, attached to 2022-07-29

Review by The_Good_Doctor

The_Good_Doctor Since 1994, summer shows at Walnut Creek have reliably delivered peculiarities to the Phish canon. The 1997 lightning fest is perhaps the best known, but then there was the bizarre 2003 show where Mike left and returned to the stage after allegedly purging the previous night’s debauchery. The first show I saw at Walnut Creek was in 2000, which history has relegated to clunker status. My personal attendance high point was probably the boisterous 2018 show featuring the Set II Runaway Antelope mashup.

I expected the afternoon to be swelting as is often the case down south, but on this July day it was positively suffocating. The mercury soared into the 90s while the NPR broadcast crowed about a heat wave and the inevitability of inclement weather. Even the sturdy gravel parking lot appeared ready to melt leaving us to shelter in the precious little shade afforded by the nearby pines.

Once inside the venue I watched cobalt clouds gather in the distance. Soon the greasy fwonk of Moma Dance flooded the amphitheater and people in all directions began to bounce and sway. Moma gave way to a rambunctious Possum, the latter of which feels like a virtual certainty in the south. Steam was a fine choice that affirmed the sweltering afternoon, which segued smoothly into Stash. The transition was slick and the blissy jam at about six minutes proved to be an unexpected first set treat. After riffing again on the Steam theme, they dropped into their reliably scorching cover of Son Seals’ Funky Bitch. Trey smoked the lead section before guiding the band through the 1.0 classics Wedge and Horn, only to raise the stakes with Rise/Come Together. The latter proved to be the night’s longest jam that oscillated around a Free-like jam segment although it never felt like it found solid footing.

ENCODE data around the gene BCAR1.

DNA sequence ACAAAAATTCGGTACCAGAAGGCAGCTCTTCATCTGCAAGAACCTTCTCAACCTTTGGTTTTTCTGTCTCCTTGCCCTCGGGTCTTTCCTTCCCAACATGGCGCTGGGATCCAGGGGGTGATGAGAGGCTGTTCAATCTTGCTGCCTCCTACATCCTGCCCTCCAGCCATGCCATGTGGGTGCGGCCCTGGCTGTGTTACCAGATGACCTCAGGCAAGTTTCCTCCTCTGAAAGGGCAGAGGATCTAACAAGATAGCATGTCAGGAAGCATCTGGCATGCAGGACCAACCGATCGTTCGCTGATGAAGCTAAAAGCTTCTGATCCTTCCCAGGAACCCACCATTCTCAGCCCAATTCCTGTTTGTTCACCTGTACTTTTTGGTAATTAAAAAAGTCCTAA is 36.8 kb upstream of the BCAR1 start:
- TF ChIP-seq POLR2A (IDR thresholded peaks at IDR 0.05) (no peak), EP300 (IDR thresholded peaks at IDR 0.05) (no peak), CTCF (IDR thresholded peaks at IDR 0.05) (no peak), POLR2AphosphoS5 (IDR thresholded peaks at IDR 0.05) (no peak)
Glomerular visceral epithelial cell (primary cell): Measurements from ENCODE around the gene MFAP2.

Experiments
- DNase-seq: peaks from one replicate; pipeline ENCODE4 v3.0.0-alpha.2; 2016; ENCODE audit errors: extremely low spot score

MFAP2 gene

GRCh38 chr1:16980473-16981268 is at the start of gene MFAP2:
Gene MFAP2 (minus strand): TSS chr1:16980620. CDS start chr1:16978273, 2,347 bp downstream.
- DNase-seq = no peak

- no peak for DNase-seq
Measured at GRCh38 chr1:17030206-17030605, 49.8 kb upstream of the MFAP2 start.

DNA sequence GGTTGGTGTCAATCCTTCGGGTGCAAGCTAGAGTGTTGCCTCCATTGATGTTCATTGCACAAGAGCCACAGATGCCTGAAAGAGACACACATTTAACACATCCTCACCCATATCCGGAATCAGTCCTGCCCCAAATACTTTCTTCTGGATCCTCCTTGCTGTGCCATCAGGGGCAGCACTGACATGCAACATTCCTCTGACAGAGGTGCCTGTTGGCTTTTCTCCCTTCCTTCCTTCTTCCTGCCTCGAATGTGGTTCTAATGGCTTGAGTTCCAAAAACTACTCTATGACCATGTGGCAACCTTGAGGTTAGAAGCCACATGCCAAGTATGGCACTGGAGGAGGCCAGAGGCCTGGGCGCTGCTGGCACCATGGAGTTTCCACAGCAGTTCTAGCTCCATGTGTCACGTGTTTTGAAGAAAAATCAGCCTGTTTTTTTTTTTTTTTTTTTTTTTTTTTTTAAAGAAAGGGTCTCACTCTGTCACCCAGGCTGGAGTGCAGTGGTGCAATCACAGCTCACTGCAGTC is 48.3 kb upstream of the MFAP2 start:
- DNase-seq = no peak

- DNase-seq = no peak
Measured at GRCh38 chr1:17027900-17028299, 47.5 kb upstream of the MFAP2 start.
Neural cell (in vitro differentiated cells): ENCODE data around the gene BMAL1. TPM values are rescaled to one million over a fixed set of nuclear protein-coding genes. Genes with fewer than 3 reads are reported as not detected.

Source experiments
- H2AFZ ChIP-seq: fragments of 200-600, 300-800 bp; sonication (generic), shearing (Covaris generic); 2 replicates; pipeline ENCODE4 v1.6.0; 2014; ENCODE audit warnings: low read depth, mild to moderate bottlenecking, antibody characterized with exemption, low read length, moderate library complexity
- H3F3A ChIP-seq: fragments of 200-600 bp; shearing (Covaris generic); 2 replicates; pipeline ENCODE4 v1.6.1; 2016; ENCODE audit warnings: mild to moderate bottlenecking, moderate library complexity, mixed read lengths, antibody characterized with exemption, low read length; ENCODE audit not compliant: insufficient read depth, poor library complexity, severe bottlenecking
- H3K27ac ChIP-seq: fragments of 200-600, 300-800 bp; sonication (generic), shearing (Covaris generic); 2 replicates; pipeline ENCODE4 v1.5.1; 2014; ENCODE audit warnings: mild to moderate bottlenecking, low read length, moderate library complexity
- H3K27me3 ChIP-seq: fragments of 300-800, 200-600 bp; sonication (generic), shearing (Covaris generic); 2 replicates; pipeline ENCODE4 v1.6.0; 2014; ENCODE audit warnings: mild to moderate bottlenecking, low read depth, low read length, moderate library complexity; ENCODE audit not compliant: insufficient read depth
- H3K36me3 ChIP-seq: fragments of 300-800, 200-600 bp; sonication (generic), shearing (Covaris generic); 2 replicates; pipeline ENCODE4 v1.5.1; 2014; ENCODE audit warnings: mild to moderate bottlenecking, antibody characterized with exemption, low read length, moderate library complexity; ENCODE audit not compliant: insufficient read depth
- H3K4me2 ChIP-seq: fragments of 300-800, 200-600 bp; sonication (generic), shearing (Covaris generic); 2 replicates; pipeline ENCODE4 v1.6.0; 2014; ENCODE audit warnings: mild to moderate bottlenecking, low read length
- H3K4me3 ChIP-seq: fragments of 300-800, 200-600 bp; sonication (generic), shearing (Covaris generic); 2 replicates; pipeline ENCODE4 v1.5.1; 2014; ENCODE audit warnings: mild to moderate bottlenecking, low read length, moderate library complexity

Since its debut in 1987, Big Black Furry Creature from Mars opened Set II for the first time. This rendition deviated from its typical angular, frenetic pulse towards a more straight-ahead rhythm that reminded me of the Dead Kennedys, or even the Ramones. Carini continued BBFCFM’s foray into the dark and edgy, which was a perfect accompaniment to the taciturn sky. After a hurried but sincere Waste, the urgent beauty of Ruby Waves revealed the night’s most patient exploration of themes as streaks of pink and purple pulsated from distant thunderheads. Ruby Waves descended dreamily into the lilting elegance of Beneath a Sea of Stars Pt. 1., only to unleash the rocking trifecta of Piper, Light, and Shine a Light, that included a brief BBFCM call back in Piper.

The four-song encore spanned several moods of Phish, ranging from the lonesome sentimentality of Strange Design and to the bare-knuckled bravado of Wilson with its rowdy call and response. Altogether a fine show that displayed the diversity and depths of Phish’s catalog while also highlighting their unique ability to play to the earth and sky. Throughout the night, spatters of rain and streaks of lightning threatened but the weather miraculously veered from Walnut Creek. In many ways it mirrored Phish’s performance — both etched lively dreamscapes onto the horizon without us having to experience the peculiar experience of a full deluge.


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